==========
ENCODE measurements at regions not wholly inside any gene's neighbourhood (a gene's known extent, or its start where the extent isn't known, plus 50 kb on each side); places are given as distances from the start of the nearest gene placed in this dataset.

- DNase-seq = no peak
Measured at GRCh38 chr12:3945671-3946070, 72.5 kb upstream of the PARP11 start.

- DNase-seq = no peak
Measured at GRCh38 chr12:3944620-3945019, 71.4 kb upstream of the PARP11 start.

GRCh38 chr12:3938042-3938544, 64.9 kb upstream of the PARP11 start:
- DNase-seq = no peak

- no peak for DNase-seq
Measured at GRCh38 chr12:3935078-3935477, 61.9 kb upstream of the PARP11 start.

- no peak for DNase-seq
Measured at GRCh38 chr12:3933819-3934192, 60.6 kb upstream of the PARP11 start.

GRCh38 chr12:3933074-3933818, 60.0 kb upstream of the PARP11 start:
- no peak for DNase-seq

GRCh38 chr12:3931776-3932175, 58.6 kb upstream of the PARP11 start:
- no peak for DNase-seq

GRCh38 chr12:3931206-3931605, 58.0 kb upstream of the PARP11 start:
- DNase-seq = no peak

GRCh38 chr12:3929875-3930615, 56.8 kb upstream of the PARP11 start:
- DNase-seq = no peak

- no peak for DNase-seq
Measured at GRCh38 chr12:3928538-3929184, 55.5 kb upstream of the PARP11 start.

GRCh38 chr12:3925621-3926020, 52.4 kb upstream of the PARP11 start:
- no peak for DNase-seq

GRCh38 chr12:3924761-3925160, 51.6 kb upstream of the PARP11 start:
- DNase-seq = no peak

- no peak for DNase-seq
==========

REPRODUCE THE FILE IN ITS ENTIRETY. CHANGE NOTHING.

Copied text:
ENCODE measurements at regions not wholly inside any gene's neighbourhood (a gene's known extent, or its start where the extent isn't known, plus 50 kb on each side); places are given as distances from the start of the nearest gene placed in this dataset.

- DNase-seq = no peak
Measured at GRCh38 chr12:3945671-3946070, 72.5 kb upstream of the PARP11 start.

- DNase-seq = no peak
Measured at GRCh38 chr12:3944620-3945019, 71.4 kb upstream of the PARP11 start.

GRCh38 chr12:3938042-3938544, 64.9 kb upstream of the PARP11 start:
- DNase-seq = no peak

- no peak for DNase-seq
Measured at GRCh38 chr12:3935078-3935477, 61.9 kb upstream of the PARP11 start.

- no peak for DNase-seq
Measured at GRCh38 chr12:3933819-3934192, 60.6 kb upstream of the PARP11 start.

GRCh38 chr12:3933074-3933818, 60.0 kb upstream of the PARP11 start:
- no peak for DNase-seq

GRCh38 chr12:3931776-3932175, 58.6 kb upstream of the PARP11 start:
- no peak for DNase-seq

GRCh38 chr12:3931206-3931605, 58.0 kb upstream of the PARP11 start:
- DNase-seq = no peak

GRCh38 chr12:3929875-3930615, 56.8 kb upstream of the PARP11 start:
- DNase-seq = no peak

- no peak for DNase-seq
Measured at GRCh38 chr12:3928538-3929184, 55.5 kb upstream of the PARP11 start.

GRCh38 chr12:3925621-3926020, 52.4 kb upstream of the PARP11 start:
- no peak for DNase-seq

GRCh38 chr12:3924761-3925160, 51.6 kb upstream of the PARP11 start:
- DNase-seq = no peak

- no peak for DNase-seq